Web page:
Then I brought the dish I've always made on Thanksgiving, a layered salad, that everyone seems to like. It's not a dish I'd make for a family of three, so I was very happy to have a large group of people to prepare it for.
I got a little teary when I walked in, because the place was decorated so beautifully. Turns out there was a group of people visiting from the U.S., and they had brought the holiday decorations with them for this occasion.
Did I ever mention anywhere that Thanksgiving is my favorite holiday of all? More than Christmas, more then Easter, it has always resonated with me. I hold dear the idea of having a formal occasion to gather together with family and friends to share a meal, for the simple purpose of giving thanks for all that we have. I also like how it hasn't been commercialized (or "kiddied-down") the way other holidays have been and is therefore low-key.
I was very, very glad to have a place to be and people to be with, to celebrate my favorite day of the year, albeit several days early. I sat across the table from a local (i.e., French) gentleman who reminded me of our uncle in Nothern Virginia, not least because they have the same name. Oh, how I miss him and other relatives on the East Coast.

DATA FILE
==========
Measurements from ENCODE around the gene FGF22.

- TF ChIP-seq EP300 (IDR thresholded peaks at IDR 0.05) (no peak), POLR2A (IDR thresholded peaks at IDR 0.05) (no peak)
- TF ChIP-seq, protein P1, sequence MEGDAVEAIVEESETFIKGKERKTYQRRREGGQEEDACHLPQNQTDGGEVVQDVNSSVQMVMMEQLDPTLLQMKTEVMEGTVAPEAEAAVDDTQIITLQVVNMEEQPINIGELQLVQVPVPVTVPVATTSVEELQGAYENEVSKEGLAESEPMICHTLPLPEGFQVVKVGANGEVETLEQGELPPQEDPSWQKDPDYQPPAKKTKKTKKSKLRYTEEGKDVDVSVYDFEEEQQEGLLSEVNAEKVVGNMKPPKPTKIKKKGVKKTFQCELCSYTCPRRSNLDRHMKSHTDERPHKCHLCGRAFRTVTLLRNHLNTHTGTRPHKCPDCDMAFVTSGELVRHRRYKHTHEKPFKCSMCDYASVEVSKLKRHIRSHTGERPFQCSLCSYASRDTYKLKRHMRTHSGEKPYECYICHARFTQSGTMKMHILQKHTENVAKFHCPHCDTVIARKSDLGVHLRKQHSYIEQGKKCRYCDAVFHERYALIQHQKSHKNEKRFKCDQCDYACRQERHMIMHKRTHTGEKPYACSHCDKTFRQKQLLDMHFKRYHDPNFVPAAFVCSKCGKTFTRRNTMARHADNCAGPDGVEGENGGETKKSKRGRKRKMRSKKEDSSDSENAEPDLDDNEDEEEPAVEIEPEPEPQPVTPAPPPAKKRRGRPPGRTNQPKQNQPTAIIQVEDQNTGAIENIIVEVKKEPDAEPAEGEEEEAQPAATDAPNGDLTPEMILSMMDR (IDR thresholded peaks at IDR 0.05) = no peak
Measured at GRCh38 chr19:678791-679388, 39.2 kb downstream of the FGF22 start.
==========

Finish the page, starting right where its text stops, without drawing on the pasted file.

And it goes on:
But this is where I am now, and these are the people I am with. It would be a shame not to celebrate that.
So I say, with a thankful heart, Happy Thanksgiving to everyone, everywhere.
07 November 2009
02 November 2009
Geneva. What a beautiful city.
We only had a day (and spent nearly one-third of that at Palais des Nations), so I'm not sure if we saw much.
But what we did see was lovely, and we enjoyed it all.
The weather was perfect in a it's-the-beginning-of-fall kind of way, and because it was a bit overcast, I had excellent lighting for taking photos all day.
This kind of shows what my frame of reference has become, but my first impression of Geneva was that its streets and sidewalks were clean. I was walking around while looking up at the buildings and taking photos, and I didn't have to worry about stepping on something!
The only thing that wasn't lovely was how expensive everything was. We went to Starbucks for breakfast (because breakfast for a family of three at our hotel would have cost us over 100CHF), and there, a venti cafe Americano was 6.20CHF, a maple walnut scone 3.80CHF. I wanted to buy one of those huge mugs that said "Starbucks Geneva" (I know, I know, but I was a tourist in Geneva), but I didn't get one because it was 19.50CHF! That's approximately $19.50, or 12€!